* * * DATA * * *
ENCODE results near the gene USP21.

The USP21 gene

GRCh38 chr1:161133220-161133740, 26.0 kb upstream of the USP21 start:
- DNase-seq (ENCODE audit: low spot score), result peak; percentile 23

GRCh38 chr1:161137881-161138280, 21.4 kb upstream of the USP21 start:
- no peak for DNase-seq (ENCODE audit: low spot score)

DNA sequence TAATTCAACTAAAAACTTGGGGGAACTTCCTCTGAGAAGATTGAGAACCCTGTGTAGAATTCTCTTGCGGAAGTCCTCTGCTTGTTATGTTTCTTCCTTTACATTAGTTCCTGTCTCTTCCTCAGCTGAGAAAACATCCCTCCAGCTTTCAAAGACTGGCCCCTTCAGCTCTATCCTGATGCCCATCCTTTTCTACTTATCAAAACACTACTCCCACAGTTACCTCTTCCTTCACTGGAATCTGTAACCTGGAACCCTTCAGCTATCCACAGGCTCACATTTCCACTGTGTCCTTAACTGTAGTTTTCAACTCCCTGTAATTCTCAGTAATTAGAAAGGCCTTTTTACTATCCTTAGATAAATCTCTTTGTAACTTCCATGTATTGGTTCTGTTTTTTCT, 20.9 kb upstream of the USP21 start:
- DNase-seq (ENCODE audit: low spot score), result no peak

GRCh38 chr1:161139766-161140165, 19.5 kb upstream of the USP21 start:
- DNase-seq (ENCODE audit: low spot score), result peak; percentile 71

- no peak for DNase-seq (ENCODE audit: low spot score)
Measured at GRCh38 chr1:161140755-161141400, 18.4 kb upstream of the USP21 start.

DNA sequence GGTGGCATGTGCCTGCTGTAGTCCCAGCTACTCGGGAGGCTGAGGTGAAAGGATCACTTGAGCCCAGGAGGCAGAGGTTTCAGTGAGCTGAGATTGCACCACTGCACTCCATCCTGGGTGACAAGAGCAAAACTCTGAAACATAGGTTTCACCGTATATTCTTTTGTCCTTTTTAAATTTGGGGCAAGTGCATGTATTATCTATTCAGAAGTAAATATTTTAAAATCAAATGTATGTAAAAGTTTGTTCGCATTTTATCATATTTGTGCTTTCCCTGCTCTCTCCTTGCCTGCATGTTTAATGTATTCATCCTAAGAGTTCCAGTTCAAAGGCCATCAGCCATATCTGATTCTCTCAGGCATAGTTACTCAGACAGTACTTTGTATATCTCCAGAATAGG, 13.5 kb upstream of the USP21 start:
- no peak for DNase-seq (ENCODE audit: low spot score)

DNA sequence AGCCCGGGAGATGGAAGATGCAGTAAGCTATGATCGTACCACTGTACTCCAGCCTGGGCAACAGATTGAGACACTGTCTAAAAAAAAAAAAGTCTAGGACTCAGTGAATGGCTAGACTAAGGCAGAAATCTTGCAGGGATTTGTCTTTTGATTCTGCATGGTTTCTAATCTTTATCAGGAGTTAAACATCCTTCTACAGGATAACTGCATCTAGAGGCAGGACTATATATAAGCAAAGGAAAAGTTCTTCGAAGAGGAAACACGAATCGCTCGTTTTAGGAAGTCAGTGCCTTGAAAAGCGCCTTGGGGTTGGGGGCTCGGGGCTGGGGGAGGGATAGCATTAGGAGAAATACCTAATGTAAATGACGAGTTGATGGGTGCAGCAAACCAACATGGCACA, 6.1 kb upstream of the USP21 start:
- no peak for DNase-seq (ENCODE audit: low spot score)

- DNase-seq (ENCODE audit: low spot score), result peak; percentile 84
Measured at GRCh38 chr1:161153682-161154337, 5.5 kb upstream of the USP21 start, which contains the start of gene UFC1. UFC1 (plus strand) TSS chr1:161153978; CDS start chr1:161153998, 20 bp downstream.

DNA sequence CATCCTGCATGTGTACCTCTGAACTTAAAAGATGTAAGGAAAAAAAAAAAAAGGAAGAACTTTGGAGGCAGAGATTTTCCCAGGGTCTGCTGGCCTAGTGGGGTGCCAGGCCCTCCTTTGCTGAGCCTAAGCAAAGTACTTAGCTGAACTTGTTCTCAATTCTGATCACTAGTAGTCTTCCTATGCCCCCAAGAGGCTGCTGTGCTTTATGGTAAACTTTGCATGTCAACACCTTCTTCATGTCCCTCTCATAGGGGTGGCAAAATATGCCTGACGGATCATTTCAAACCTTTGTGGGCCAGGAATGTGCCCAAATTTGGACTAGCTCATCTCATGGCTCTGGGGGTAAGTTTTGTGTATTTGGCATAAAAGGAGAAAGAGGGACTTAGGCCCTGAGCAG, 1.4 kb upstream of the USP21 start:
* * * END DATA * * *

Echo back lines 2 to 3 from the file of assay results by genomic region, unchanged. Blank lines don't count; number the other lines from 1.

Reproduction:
The USP21 gene

GRCh38 chr1:161133220-161133740, 26.0 kb upstream of the USP21 start: